To find out whether you can afford to repay a loan, take the difference between your income and your expenses. This is your discretionary income. From this amount, you’ll need to first deduct your minimum monthly savings. It’s a good idea to also deduct additional savings to help you meet some of your financial goals. These might include buying a house or a new car or building an emergency fund.
What’s left over defines how much new credit you can afford to take on. If you’re only just meeting your monthly bills, an unexpected expense could mean a serious financial setback.
If you are already paying off debt, which should be included in your expense summary, you may not be in a position to use additional credit until your existing obligations are repaid.
Some argue that any debt is too much. Others say that you should have only good debt (for investing) and no bad debt (for spending). In reality though, debt is simply a financial tool that you should use wisely to avoid getting in over your head.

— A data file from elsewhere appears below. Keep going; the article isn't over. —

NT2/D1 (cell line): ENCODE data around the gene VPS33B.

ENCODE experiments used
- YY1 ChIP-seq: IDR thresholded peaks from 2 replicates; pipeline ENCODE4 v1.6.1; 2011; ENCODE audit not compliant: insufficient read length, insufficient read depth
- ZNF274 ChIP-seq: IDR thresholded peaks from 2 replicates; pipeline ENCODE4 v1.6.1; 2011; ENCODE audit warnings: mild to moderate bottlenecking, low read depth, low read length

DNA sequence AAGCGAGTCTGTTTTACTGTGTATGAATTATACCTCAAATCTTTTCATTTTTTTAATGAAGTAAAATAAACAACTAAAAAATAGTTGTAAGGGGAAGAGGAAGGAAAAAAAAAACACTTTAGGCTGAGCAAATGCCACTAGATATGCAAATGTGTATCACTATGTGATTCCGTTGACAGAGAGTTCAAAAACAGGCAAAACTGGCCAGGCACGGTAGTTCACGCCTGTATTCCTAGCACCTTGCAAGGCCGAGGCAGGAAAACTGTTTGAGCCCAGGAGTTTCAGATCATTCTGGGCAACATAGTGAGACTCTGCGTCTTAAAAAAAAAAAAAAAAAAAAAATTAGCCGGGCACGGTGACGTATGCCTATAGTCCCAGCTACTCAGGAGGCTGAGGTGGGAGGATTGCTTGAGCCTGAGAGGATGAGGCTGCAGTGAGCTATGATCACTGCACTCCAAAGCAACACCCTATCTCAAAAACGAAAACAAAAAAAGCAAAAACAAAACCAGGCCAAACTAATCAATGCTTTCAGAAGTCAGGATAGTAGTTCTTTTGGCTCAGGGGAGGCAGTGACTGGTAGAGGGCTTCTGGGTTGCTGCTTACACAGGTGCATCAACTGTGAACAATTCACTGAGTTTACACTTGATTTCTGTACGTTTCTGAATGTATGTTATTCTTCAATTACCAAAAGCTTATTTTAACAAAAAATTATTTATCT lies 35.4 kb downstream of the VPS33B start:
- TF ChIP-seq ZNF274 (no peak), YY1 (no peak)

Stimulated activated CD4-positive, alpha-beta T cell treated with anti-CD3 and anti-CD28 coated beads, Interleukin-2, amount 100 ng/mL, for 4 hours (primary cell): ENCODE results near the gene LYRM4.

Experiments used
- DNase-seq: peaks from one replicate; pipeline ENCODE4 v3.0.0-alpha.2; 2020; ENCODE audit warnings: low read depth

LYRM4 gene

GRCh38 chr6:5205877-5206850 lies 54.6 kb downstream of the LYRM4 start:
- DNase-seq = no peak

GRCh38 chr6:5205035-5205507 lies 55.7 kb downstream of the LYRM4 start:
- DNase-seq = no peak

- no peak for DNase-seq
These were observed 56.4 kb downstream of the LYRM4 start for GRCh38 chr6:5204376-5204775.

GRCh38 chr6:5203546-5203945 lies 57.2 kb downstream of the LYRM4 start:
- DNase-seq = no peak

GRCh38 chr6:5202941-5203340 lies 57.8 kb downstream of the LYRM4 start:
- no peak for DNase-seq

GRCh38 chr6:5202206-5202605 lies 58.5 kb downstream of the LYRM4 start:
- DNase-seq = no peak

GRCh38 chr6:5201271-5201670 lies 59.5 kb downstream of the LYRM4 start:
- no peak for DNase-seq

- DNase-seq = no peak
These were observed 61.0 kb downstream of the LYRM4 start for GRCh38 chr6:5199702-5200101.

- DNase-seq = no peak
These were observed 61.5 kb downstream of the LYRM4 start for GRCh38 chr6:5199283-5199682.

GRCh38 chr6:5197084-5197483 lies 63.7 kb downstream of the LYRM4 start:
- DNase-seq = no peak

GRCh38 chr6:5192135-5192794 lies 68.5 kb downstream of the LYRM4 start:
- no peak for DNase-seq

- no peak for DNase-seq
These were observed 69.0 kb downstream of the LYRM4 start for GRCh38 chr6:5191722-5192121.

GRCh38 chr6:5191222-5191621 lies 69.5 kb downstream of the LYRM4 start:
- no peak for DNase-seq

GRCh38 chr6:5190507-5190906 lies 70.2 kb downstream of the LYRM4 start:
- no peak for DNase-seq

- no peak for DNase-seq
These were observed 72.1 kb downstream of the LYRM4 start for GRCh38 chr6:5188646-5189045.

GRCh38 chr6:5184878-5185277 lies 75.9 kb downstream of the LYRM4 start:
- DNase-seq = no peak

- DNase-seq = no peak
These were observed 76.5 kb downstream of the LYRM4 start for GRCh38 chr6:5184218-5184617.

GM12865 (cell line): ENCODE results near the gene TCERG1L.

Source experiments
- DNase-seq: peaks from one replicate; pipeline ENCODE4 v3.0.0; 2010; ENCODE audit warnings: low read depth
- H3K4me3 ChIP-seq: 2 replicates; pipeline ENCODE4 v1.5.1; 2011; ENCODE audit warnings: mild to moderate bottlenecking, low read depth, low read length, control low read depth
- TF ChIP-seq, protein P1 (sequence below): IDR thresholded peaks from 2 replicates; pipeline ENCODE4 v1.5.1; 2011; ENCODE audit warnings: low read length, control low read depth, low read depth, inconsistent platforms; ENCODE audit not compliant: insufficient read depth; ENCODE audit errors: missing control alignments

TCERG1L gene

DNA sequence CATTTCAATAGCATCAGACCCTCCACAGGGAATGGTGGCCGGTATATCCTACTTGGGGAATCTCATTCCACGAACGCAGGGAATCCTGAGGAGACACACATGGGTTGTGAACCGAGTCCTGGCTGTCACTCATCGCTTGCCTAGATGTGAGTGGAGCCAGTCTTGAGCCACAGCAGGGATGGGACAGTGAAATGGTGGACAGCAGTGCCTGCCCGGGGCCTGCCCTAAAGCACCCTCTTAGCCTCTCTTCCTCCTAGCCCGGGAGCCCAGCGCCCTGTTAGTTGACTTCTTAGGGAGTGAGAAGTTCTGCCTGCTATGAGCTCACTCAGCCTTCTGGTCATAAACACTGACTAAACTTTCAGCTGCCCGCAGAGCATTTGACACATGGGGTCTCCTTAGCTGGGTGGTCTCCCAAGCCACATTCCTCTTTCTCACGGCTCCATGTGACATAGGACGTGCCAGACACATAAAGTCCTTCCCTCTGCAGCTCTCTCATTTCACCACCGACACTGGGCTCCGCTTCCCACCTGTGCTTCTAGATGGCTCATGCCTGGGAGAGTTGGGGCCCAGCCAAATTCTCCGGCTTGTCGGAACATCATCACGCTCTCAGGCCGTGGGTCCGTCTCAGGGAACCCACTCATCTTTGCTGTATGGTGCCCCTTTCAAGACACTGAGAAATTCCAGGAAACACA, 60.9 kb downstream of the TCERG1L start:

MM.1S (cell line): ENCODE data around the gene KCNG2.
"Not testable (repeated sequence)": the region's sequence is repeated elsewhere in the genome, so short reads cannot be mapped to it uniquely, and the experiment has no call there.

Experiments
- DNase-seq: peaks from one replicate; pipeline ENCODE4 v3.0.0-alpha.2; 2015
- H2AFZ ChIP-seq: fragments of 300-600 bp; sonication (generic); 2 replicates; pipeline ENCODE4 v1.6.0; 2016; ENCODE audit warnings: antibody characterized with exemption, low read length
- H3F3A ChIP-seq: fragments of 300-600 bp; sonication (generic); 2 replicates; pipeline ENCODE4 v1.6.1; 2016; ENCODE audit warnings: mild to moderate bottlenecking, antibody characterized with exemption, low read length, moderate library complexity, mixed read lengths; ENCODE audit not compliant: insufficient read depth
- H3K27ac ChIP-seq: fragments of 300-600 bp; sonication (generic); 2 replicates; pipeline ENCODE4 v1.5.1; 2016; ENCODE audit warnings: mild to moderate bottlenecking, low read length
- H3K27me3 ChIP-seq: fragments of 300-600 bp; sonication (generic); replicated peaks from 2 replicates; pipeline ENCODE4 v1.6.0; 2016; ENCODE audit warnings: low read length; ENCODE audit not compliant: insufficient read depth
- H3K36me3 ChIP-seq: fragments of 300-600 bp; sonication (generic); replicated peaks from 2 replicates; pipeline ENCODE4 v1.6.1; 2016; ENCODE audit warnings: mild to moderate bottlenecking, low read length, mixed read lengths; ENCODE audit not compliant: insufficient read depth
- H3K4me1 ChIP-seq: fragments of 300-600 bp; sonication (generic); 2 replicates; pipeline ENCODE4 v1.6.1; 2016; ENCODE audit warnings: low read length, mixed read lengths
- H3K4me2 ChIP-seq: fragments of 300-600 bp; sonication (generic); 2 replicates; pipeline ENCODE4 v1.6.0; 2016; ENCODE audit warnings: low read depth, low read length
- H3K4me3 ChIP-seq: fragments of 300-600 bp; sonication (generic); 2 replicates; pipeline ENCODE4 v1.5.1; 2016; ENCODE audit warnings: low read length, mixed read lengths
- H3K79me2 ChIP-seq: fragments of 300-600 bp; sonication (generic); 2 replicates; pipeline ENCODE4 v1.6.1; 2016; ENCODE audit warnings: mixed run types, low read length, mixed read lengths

There are several measures you can use to determine whether you’re carrying too much debt. One we rely on is known as the total debt service(TDS) ratio. As a general guideline, no more than 40% of your monthly gross (before deduction/taxes) income should go toward mortgage loan payments and other monthly debt obligations.
Realistically, the amount of credit you can afford depends on your personal situation. If your current employment is not secure, you will probably want to take on less credit than the recommended guidelines. On the other hand, if you have no other obligations, such as a mortgage, and your source of income is reliable, you may want to take on more credit, depending on your goals.